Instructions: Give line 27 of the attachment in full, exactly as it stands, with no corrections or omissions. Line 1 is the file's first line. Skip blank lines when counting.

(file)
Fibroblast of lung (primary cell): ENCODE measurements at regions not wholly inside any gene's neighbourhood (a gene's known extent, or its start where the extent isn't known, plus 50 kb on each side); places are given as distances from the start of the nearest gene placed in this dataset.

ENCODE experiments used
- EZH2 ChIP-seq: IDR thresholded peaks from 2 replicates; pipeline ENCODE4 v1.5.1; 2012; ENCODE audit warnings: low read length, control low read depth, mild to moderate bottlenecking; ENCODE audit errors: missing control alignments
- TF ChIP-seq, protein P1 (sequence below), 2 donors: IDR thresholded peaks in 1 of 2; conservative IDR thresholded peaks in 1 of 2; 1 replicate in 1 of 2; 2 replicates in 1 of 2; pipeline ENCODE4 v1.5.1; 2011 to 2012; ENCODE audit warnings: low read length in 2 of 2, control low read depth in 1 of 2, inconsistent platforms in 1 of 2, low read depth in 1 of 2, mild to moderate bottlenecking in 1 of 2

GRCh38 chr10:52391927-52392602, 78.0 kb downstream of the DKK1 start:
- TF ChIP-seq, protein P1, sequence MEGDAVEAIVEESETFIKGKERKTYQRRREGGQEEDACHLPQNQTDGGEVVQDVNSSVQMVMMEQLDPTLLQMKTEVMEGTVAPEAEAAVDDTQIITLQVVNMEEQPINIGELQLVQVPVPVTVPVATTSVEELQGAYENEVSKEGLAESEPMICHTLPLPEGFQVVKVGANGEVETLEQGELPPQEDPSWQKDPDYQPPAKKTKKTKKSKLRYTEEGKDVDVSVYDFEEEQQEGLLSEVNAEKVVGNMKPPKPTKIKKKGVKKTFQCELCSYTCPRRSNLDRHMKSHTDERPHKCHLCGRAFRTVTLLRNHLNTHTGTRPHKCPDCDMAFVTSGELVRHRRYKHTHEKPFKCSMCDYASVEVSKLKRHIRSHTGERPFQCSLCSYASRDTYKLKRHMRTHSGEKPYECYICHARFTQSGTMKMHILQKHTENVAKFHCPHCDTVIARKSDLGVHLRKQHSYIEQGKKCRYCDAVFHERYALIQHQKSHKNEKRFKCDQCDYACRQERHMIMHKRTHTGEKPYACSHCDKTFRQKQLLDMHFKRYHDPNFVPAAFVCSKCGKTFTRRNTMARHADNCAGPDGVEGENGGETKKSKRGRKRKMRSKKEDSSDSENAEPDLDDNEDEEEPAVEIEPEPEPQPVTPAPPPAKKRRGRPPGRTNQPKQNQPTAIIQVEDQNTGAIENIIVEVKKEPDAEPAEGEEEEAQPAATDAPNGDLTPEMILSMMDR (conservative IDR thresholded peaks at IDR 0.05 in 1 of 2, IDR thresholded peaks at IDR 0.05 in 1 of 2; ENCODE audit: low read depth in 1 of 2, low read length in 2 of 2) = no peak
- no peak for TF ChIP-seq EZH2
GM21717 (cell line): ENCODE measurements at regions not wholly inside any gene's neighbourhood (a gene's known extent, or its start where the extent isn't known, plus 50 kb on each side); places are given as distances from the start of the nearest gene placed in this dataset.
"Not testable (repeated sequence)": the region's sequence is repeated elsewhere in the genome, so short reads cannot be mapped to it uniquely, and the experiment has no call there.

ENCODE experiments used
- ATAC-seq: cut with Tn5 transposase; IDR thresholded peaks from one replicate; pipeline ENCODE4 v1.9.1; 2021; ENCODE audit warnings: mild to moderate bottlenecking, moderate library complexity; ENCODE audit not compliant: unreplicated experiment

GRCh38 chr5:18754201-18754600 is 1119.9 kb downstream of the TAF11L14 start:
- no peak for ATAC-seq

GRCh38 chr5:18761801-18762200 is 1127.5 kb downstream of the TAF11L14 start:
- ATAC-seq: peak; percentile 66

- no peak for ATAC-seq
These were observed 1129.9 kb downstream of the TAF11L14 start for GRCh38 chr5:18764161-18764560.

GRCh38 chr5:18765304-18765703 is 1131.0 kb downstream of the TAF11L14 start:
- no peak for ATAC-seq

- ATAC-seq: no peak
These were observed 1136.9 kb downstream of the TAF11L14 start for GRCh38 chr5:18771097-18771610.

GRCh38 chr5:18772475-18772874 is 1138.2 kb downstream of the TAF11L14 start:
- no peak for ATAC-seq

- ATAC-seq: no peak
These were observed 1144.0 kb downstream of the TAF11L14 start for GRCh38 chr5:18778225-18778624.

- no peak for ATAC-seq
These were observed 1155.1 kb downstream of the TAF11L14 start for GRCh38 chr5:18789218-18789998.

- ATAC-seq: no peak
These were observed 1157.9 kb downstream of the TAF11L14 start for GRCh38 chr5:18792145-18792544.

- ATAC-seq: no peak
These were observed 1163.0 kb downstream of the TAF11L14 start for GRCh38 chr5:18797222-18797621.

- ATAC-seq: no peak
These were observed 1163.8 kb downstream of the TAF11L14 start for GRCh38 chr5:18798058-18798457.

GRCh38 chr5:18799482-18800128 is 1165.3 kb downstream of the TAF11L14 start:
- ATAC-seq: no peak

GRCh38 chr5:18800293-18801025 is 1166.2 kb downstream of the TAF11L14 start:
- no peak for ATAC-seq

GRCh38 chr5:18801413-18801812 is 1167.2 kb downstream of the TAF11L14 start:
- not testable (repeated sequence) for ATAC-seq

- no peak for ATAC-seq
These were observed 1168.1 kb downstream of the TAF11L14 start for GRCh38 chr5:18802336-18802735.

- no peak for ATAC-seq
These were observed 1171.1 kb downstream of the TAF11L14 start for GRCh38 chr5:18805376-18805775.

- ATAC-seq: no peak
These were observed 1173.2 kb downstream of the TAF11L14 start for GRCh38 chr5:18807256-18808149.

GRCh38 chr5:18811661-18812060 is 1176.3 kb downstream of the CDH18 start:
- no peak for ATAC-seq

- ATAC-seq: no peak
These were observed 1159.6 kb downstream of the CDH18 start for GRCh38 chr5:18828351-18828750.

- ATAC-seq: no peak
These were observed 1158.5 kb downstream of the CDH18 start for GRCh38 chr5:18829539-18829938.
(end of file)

These were observed 1155.1 kb downstream of the TAF11L14 start for GRCh38 chr5:18789218-18789998.